There are very few shows that start with a college move-in day — and for good reason. As a recent college girl myself, I know how awkward those first few months of college are. They are weird and scary and pretty embarrassing to look back on, which is exactly what I feel watching HBO Max’s new comedy The Sex Life of College Girls.
The series, created by Mindy Kaling and Justin Noble, centers around four freshman roommates at a prestigious college in Vermont. As someone who went to a Big 12 school in Texas and transferred to a school in New York, the picturesque campus of the fictional Essex College is enough to keep me entertained. Better yet, the four girls have identities and qualities that feel relatable — like a nervousness about college or an eagerness to have sex — while somewhat remaining caricatures instead of fully fleshed-out people. One character’s immense wealth and harsh attitude feel right out of Mean Girls, and another’s extreme horniness seems too intense to be real, which is truly entertaining.
There’s Whitney (Alyah Chanelle Scott), the soccer player who is having sex with her coach and is the daughter of a prominent Black senator. Bela (Amrit Kaur) is an SNL wannabe who came to Essex for its prestigious comedy club but told her parents she was a neuroscience major. Kimberly (Pauline Chalamet, the sister of Timothée) is an awkward girl from Arizona who is on scholarship. And Leighton (Broadway’s Reneé Rapp) is a rich girl from New York who is a closeted lesbian. The four become close friends quickly, like anyone would dream of with their freshman-year roommates, and they deal with typical difficulties like a stinky fridge and boy drama. They go to frat parties, have one-night stands, and talk too loudly in the library. It all feels very real, very Gen Z. The main plot hole I couldn’t believe, though? They didn’t use Find My Friends.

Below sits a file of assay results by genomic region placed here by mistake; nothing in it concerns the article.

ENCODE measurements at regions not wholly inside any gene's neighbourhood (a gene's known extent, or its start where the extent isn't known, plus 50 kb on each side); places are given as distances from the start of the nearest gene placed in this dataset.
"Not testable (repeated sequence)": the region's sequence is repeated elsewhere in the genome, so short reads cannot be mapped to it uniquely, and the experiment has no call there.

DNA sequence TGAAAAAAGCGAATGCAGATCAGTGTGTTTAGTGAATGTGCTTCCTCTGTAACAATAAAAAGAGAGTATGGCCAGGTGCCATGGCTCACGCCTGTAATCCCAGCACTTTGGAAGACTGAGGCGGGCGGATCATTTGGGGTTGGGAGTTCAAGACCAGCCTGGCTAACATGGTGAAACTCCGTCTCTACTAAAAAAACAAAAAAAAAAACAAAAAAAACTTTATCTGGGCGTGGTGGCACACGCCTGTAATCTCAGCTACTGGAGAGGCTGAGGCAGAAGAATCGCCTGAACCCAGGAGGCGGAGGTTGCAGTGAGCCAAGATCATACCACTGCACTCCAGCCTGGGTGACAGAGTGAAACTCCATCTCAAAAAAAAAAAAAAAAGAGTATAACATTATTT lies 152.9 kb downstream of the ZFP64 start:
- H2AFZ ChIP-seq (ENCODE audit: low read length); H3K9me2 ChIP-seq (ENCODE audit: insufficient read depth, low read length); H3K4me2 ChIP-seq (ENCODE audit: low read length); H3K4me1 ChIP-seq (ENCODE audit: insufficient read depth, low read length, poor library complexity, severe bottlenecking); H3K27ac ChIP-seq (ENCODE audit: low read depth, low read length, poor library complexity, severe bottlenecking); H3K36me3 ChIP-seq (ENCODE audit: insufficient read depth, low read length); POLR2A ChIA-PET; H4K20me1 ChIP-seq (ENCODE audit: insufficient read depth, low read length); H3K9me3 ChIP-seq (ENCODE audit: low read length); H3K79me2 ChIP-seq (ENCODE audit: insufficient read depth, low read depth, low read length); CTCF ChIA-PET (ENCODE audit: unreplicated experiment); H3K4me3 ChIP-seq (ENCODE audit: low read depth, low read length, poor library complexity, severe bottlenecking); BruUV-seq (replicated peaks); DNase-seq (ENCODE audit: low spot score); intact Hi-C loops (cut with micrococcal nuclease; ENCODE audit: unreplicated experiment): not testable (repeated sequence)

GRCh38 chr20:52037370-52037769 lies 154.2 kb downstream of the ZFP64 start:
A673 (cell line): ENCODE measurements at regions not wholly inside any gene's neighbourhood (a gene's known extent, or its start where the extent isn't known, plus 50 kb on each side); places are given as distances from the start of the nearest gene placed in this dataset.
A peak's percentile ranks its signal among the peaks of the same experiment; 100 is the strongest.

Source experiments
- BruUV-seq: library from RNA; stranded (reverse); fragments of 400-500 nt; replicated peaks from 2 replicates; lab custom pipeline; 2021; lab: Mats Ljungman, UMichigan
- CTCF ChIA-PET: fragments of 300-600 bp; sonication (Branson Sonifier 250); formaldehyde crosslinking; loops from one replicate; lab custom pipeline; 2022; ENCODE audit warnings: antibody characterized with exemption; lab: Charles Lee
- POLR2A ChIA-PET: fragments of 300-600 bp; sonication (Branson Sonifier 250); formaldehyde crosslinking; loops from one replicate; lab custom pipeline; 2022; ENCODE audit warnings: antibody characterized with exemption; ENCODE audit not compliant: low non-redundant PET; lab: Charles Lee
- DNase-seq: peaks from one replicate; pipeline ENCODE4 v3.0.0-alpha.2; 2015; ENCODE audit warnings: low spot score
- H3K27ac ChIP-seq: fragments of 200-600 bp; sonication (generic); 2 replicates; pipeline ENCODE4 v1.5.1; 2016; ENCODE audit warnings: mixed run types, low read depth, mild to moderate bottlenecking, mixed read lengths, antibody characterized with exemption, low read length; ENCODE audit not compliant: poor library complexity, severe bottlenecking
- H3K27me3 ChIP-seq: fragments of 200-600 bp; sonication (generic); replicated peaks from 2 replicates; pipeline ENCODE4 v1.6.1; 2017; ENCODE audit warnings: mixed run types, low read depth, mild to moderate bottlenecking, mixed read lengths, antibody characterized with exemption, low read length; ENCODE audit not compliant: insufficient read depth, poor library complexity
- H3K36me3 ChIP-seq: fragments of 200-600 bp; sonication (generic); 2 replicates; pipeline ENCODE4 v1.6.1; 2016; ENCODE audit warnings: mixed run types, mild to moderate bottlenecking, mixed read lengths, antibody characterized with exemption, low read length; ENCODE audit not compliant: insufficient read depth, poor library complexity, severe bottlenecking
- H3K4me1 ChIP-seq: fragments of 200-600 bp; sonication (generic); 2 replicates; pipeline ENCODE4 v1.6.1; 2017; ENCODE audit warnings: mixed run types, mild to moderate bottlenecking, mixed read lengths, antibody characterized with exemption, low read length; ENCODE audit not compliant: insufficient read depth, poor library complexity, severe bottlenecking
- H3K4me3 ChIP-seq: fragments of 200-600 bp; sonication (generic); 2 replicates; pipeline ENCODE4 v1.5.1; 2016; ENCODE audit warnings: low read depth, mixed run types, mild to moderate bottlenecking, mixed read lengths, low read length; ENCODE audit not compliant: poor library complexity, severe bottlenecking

Every 20-something knows this app is the holy grail, especially for the people you live with. All iPhones come with it built in, and it allows you to share your location with friends for an hour or a day or forever on a cute little map that updates constantly. Since, in the first episode, Leighton ditches the girls at a frat party and wakes up to texts from Kimberly worrying she got sold into human trafficking, I think it’s a reasonable question. Where is the very app I know these Essex girls would love and cherish? Even without the app, the resurgence of Snap Maps or Instagram Stories hints at the idea that there should be a better way to be plugged into one another’s lives. Considering that three of the four girls are having secret hookups, using the app would’ve led to fewer secrets and more drama. The girls would ask Whitney why she spent so much time in a utility closet after practice or see that Leighton was sneaking off to fancy hotels and beg to know why. And Leighton would probably notice that Kimberly and Leighton’s brother, Nico (Gavin Leatherwood), sure do spend a lot of time together.
As someone who uses Find My Friends daily, I know just how much it can pinpoint the FOMO you have as a college student — like seeing two of your friends together or noticing everyone is outside their dorm room but you. Though it seems silly, that is college life. There are many other moments that feel real, though, like when Kimberly realizes classes are way harder than she imagined and Bela feels embarrassingly nervous about getting into her dream comedy club. It’s enjoyable to watch these girls navigate some of the aspects of college life that everyone deals with like creepy older guys or breaking up with long-distance boyfriends and bad friends. I just wish they used Find My Friends; it would certainly help Kimberly relax a little.